Wednesday, May 3, 2017
Kiel Robert Brennan-Marquez and Stephen E. Henderson (New York University School of Law and University of Oklahoma College of Law) have posted Fourth Amendment Anxiety (American Criminal Law Review, Forthcoming) on SSRN. Here is the abstract:
In Birchfield v. North Dakota (2016), the Supreme Court broke new Fourth Amendment ground by establishing that law enforcement’s collection of information — independent of its use — can be cause for “anxiety,” requiring the reconfiguration of substantive law. This change is significant, because it represents an acknowledgement that police cannot always be trusted to follow the rules. The “anxiety” invoked by the Birchfield Court, in other words, is the anxiety associated with (reasonable) distrust of state power.
Beyond offering a careful reading of Birchfield, this Article has two goals. First, we compare Birchfield to two fixtures of Fourth Amendment law that likewise stem from distrust of state power: the warrant requirement and the exclusionary rule. Birchfield’s holding — that police must obtain a warrant before performing blood tests pursuant to a DUI arrest — is both a vindication and an extension of longstanding Fourth Amendment principles. Like traditional warrants, “Birchfield warrants” have a prophylactic quality; they enable ex ante judicial supervision. But Birchfield warrants go further than traditional warrants; they aim to anticipate (and preempt) disregard for the rules later on, not just to safeguard particularity in the immediate search or seizure. In this sense, Birchfield warrants do ex ante what the exclusionary rule does ex post: deter abuse.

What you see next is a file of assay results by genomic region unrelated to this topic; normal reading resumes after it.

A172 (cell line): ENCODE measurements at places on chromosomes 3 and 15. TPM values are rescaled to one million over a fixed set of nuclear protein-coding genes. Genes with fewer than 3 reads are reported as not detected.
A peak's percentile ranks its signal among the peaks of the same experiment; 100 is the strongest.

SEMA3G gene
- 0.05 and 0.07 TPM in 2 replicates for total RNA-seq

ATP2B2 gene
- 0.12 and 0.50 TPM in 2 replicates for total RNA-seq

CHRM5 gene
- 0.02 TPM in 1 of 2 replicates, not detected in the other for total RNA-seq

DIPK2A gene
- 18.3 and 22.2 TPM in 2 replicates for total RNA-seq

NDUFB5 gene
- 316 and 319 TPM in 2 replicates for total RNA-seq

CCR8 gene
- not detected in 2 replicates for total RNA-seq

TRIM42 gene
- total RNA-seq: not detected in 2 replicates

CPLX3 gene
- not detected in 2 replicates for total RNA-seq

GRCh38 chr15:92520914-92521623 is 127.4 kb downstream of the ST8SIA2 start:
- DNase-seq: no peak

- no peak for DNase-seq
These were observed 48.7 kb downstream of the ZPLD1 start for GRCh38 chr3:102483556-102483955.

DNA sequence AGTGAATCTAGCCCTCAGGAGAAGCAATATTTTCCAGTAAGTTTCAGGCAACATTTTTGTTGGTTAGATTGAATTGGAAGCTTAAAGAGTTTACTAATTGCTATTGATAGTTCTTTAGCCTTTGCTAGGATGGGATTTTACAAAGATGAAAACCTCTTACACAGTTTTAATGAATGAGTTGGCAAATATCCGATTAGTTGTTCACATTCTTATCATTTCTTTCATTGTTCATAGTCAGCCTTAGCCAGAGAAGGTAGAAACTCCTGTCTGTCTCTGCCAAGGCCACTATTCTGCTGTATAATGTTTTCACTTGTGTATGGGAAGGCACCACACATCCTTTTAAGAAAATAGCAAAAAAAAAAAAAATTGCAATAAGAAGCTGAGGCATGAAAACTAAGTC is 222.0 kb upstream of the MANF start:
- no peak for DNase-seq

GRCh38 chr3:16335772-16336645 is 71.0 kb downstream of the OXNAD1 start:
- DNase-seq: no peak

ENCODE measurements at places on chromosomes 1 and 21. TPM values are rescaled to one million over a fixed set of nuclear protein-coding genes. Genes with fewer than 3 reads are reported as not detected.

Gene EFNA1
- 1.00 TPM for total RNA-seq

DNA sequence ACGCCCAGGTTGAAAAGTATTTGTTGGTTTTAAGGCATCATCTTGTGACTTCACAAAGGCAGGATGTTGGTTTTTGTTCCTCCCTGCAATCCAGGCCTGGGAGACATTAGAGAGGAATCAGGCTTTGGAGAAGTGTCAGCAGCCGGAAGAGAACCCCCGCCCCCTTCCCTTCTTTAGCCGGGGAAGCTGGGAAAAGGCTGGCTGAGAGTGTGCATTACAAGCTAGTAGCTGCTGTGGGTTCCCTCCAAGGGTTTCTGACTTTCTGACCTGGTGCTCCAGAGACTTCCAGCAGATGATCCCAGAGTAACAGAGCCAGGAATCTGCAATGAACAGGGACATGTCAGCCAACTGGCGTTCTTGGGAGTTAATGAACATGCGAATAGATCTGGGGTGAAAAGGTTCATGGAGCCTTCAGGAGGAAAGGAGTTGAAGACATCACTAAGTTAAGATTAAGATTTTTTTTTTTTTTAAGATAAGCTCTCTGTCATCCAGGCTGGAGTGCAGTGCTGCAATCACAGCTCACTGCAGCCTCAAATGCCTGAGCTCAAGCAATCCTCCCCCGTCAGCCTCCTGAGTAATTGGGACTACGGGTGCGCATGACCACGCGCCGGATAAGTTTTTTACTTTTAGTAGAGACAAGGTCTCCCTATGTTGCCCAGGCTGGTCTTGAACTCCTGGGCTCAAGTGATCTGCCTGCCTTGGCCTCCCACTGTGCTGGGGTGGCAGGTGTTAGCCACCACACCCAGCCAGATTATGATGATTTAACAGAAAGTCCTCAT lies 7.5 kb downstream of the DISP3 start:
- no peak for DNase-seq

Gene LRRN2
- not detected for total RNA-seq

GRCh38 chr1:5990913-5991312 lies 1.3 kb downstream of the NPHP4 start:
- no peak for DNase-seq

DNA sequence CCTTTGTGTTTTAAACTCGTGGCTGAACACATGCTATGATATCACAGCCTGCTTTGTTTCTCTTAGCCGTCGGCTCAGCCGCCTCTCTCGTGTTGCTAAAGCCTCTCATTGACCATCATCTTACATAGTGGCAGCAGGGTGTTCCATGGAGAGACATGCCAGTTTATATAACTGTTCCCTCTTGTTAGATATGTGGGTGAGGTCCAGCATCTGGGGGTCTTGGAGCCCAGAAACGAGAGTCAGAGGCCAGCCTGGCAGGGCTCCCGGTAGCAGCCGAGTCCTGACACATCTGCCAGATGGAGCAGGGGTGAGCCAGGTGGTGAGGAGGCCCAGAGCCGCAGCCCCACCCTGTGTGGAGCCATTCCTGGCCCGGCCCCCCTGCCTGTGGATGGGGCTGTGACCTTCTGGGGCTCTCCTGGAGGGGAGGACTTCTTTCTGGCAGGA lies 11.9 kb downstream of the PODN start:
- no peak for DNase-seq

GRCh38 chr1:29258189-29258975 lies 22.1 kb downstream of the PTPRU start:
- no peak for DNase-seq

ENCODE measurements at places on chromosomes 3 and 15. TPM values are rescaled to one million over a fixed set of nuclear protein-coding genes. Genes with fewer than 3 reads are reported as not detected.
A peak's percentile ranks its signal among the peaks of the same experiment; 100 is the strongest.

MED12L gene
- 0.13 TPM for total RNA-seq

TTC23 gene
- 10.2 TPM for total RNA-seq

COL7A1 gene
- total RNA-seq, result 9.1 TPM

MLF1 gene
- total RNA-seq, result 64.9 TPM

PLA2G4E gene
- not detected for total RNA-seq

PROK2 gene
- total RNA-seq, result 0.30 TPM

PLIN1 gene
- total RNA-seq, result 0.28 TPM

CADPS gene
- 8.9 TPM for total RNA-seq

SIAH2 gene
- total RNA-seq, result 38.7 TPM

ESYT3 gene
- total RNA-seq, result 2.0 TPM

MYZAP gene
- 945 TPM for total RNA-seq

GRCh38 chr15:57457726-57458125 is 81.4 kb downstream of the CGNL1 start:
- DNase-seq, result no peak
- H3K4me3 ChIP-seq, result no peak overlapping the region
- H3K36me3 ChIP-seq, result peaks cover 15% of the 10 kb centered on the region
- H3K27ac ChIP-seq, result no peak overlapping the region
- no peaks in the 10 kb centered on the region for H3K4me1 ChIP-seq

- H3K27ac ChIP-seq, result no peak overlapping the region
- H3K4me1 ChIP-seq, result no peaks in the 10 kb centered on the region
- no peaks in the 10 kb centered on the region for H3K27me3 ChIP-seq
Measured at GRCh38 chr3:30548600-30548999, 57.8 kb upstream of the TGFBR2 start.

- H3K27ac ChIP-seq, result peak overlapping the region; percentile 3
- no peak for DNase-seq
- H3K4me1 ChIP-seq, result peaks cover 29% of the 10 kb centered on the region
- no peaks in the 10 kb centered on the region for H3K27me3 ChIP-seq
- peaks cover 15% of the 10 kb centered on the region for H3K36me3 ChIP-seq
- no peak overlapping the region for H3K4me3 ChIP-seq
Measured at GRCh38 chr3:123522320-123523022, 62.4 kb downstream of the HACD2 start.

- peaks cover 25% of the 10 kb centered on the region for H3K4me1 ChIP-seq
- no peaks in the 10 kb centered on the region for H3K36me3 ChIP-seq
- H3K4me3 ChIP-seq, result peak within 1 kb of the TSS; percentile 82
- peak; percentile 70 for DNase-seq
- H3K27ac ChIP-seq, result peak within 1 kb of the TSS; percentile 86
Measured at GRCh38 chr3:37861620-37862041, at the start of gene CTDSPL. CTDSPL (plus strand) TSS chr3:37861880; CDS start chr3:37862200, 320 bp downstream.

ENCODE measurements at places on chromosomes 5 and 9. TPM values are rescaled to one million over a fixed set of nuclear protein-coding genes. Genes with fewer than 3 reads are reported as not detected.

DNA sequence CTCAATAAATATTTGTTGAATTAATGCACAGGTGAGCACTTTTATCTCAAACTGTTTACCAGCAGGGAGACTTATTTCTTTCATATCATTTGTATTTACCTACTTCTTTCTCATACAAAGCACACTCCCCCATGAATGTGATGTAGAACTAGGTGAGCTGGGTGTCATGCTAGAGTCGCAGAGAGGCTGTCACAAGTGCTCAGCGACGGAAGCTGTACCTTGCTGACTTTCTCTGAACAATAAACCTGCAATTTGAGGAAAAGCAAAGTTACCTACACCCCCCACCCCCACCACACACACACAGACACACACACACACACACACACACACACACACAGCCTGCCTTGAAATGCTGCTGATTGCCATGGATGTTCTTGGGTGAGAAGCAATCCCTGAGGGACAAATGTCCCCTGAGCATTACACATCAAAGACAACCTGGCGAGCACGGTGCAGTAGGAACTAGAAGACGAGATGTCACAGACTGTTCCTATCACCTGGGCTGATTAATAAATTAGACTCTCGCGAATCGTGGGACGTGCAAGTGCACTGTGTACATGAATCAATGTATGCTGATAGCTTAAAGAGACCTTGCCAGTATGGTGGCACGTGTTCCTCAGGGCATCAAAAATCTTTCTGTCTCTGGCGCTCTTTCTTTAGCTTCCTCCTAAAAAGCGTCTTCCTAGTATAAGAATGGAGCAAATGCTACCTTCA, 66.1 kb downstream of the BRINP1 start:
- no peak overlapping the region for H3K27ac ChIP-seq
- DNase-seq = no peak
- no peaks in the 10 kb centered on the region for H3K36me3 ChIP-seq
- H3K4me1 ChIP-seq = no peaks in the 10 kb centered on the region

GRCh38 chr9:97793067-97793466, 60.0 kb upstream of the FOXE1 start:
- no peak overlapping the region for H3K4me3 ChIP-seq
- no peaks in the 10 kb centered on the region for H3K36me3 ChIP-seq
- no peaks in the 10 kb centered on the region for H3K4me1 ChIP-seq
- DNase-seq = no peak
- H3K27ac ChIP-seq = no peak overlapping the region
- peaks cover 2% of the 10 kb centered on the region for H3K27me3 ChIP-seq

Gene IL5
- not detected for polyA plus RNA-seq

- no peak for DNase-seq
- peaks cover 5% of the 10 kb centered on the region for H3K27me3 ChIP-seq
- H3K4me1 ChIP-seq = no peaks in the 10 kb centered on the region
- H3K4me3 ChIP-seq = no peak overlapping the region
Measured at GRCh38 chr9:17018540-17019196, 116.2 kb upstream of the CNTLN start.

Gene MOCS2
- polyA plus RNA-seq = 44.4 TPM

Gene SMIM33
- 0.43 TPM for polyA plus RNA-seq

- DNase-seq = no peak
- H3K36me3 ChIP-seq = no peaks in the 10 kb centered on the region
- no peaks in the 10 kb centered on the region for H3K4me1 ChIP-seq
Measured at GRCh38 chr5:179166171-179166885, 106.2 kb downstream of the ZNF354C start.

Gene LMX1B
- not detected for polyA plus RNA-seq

Second, we connect Birchfield’s “anti-anxiety” logic to two other areas of constitutional criminal procedure. The first are settings — speedy trial and double jeopardy cases, most notably — where the Court has recognized that potential uses of state power can provoke anxiety and, accordingly, require constitutional accommodation. We refer to this as the “Sword of Damocles” problem. The second area is Miranda, which, like Birchfield, deals with a problem of “closed-door” policing. In both Miranda and Birchfield, anxiety concerns (and the need for protective rules) arise because law enforcement decisions happen in the dark — in Miranda, due to the realities of traditional custodial interrogation, and in Birchfield, because collected information simply disappears into a government vault.
Ultimately, we conclude by suggesting that lower courts, emboldened by Birchfield, should be less wary of imposing ex ante restrictions on the seizure of information-rich evidence — and less wary of imposing use-restrictions on such evidence that is nonetheless seized. These insights are critical in the age of data-driven policing; they support, for example, careful judicial supervision of the seizure, cloning, and use of computer hard-drives (and other information repositories). Finally, we suggest that the best solution to the “Birchfield problem” may ultimately lie in technological constraint rather than, or in addition to, judicial oversight.